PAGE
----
The Washington PostDemocracy Dies in Darkness

Amid reports of parents transferring custody of their children to get financial aid, Education Department recommends steps to prevent fraud

Officials at the University of Illinois at Urbana-Champaign are looking into cases in which students' guardianships were transferred late in high school, perhaps to obtain more financial aid. (iStock)

The Education Department said Tuesday it is recommending steps to prevent attempted fraud in college financial aid amid reports of parents transferring custody of their children so they can qualify for more help.

The Wall Street Journal and ProPublica Illinois reported that some wealthy parents in Illinois have asked friends or relatives to take legal guardianship of their children to allow the teenagers to claim financial aid. The revelations, in the wake of the “Varsity Blues” national college-admissions scandal, provoked outrage.

“It was so brazen,” said Andy Borst, undergraduate admissions director at the University of Illinois at Urbana-Champaign, who worries that need-based aid is being taken away from students who cannot afford college otherwise.

“The laws and regulations governing dependency status were created to help students who legitimately need assistance to attend college,” Education Department spokeswoman Elizabeth Hill said in a statement Tuesday. “Those who break the rules should be held accountable, and the Department is committed to assessing what changes can be made — either independently or in concert with Congress — to protect taxpayers from those who seek to game the system for their own financial gain.”

Borst became concerned last summer after getting questions from high school counselors in affluent areas about orientation and grant programs for students from low-income families.

When university officials looked into it, they found three cases in which a transfer of guardianship had recently occurred. The school contacted the families to ask questions including who was paying for the student’s health insurance, cellphone and other expenses; they wanted to determine if the students still lived with their parents or if they were truly financially independent of them.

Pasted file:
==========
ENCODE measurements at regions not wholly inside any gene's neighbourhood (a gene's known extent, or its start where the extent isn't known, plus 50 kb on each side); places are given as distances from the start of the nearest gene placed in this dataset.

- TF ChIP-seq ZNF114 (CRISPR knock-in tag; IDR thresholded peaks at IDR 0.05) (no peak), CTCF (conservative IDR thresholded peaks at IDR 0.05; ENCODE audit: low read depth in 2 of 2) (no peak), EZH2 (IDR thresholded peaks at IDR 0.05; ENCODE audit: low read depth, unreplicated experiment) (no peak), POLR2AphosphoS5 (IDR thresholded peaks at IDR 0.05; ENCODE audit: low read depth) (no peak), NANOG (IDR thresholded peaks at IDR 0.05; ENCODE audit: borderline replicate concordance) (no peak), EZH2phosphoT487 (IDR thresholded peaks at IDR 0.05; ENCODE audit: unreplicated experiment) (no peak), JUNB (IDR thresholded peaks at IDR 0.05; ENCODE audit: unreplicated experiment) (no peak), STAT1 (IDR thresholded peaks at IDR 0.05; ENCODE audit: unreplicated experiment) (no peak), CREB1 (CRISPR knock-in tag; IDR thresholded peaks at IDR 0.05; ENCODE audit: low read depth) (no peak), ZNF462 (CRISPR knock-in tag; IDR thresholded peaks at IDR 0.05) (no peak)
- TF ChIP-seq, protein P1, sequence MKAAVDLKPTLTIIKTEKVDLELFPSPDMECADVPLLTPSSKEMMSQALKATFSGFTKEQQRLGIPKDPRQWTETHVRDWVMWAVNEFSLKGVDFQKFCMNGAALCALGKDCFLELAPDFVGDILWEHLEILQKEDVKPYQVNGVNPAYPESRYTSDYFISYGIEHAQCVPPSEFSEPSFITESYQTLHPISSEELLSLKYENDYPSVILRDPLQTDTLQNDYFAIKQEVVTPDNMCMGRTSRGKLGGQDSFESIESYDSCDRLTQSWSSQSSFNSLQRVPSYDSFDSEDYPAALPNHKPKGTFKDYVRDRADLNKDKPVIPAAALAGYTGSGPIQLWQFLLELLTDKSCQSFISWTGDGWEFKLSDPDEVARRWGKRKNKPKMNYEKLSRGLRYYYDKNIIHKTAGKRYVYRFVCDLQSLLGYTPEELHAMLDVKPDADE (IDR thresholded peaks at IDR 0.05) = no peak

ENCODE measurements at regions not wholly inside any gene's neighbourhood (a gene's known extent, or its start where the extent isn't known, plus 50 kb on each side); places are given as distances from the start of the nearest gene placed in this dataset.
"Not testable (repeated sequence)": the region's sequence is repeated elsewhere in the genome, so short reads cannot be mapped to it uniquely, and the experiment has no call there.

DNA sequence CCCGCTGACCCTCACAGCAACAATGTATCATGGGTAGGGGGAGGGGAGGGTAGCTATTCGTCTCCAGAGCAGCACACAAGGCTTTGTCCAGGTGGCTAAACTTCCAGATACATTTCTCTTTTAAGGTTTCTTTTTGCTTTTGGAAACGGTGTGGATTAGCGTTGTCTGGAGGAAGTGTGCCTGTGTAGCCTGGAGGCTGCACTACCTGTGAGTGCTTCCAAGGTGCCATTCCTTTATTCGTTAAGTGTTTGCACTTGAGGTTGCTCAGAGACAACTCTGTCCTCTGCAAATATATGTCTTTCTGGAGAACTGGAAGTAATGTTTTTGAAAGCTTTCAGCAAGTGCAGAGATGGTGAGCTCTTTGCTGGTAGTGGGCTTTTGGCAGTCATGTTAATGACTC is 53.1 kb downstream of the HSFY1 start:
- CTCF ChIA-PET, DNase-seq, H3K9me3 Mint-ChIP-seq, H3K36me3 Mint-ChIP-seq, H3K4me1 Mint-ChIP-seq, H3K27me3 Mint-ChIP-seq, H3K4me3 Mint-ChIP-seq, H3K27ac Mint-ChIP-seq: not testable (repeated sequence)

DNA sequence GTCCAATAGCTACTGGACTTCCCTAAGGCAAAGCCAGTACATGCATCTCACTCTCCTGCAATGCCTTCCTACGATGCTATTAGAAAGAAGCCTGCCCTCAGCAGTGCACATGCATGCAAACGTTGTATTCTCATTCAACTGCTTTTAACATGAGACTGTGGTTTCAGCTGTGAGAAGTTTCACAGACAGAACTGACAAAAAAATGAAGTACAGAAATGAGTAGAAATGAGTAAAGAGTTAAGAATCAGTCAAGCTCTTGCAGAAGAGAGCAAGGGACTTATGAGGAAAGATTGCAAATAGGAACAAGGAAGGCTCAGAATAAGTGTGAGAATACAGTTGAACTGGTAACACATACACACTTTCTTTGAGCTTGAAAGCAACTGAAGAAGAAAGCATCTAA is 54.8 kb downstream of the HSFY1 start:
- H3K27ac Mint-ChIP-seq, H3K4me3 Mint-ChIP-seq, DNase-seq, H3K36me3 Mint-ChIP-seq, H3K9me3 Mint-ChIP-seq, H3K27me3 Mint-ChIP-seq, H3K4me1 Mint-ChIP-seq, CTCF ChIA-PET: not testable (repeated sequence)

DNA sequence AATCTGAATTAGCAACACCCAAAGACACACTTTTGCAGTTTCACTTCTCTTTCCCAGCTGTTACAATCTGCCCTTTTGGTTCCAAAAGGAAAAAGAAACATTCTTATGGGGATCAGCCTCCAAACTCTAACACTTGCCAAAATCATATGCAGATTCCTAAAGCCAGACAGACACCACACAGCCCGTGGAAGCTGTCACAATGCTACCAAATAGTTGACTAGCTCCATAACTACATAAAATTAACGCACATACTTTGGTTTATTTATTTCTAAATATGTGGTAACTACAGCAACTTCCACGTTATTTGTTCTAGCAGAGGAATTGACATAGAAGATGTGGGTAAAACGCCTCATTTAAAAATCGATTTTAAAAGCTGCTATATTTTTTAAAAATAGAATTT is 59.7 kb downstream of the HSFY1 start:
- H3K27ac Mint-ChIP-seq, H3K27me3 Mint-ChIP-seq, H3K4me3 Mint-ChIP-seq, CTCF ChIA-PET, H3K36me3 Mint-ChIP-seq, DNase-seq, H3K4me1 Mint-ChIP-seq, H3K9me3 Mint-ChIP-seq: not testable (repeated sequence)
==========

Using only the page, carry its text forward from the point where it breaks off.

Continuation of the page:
Some families were not forthcoming, Borst said, and some parents said they no longer wanted to be considered for aid from the university. The school has identified 11 additional cases.

The Wall Street Journal reported that a review of probate-court cases in wealthy Lake County, Ill., revealed 38 cases in 2018 in which guardianship of a high school junior or senior was transferred, with nearly all using similar language in the application: “The guardian can provide educational and financial support and opportunities to the minor that her parents could not otherwise provide.”

Borst said he is aware of this happening at five other colleges.

“It seems to be isolated to this area outside of Chicago,” said Jill Desjean, a policy analyst for the National Association of Student Financial Aid Administrators, but it is a new issue and the association does not know the scope of the problem.

Without changes, Desjean said she thought it would be difficult to detect and stop the practice. There is a detailed process for verifying income, she said, but financial-aid administrators do not have discretion to question whether the legal guardianship was transferred for legitimate reasons; a judge has made a determination.

Borst said the University of Illinois reported concerns to the Education Department and to a state agency that oversees state aid. Because the students have paperwork showing guardianship had been transferred, they are obligated to receive federal and state grants. But lawyers advised Borst that the university could use its discretion in deciding whether to give aid from the school, he said. Many of the students in question qualified for “Illinois Promise,” which can provide tens of thousands of dollars in aid annually. The university offers the aid to ensure high-achieving students from even the lowest-income families can afford an education.

“Attorneys are saying it’s legal, but at what point does it become wrong?” Borst said. Because of the way the state’s grant is structured, it is first-come, first-served need-based aid, Borst said. “By giving these students money, that was taking money from students who are truly low- and middle-income.”

The Education Department’s Office of Inspector General does not confirm or deny investigations, spokeswoman Catherine Grant said in an email, but she said the office is aware of the issue. Grant said officials have advised the Federal Student Aid office to add clarifying language to its handbook: “If a student enters into a legal guardianship, but continues to receive medical and financial support from their parents, they do not meet the definition of a legal guardianship and are still considered a dependent student.”